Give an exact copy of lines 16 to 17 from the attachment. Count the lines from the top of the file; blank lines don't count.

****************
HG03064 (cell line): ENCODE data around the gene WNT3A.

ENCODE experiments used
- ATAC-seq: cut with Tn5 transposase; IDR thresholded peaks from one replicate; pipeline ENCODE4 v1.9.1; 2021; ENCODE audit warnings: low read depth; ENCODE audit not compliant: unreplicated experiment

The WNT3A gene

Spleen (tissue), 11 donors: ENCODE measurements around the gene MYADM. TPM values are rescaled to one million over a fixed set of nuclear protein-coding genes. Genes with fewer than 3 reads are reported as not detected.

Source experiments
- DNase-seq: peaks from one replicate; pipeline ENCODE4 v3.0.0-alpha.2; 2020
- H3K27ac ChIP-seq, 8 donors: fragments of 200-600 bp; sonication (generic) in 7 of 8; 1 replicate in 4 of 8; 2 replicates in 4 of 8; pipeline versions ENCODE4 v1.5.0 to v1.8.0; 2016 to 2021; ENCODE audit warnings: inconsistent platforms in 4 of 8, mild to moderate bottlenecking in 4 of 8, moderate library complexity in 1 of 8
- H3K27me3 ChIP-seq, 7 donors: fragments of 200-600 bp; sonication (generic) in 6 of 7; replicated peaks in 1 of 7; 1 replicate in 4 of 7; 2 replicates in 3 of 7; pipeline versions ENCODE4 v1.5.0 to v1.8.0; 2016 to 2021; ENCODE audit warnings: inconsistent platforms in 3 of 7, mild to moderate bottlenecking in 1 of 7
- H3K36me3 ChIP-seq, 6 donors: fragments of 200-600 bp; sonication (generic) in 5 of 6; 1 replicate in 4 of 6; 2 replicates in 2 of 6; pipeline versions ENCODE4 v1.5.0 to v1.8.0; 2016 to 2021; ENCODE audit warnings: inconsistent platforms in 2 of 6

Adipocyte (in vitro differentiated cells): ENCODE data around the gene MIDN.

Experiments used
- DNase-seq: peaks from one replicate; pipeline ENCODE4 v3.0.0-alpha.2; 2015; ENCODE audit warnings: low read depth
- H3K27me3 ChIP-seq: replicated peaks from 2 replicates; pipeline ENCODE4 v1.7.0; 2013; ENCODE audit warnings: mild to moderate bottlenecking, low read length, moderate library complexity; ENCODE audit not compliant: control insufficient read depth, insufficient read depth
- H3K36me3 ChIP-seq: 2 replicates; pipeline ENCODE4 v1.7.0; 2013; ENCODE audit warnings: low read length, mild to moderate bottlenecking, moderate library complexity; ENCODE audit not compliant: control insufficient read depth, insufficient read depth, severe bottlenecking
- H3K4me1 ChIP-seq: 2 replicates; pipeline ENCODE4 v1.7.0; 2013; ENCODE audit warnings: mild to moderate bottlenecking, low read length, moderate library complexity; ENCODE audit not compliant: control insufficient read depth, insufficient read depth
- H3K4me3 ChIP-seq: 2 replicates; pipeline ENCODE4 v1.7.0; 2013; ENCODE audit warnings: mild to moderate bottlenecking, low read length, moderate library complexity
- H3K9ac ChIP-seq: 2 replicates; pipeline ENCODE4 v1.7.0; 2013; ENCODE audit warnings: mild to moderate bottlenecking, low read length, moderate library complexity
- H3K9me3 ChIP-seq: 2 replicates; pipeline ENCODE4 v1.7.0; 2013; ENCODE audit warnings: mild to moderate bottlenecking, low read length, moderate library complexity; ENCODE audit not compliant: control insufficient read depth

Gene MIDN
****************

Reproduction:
- H3K4me1 ChIP-seq: 2 replicates; pipeline ENCODE4 v1.7.0; 2013; ENCODE audit warnings: mild to moderate bottlenecking, low read length, moderate library complexity; ENCODE audit not compliant: control insufficient read depth, insufficient read depth
- H3K4me3 ChIP-seq: 2 replicates; pipeline ENCODE4 v1.7.0; 2013; ENCODE audit warnings: mild to moderate bottlenecking, low read length, moderate library complexity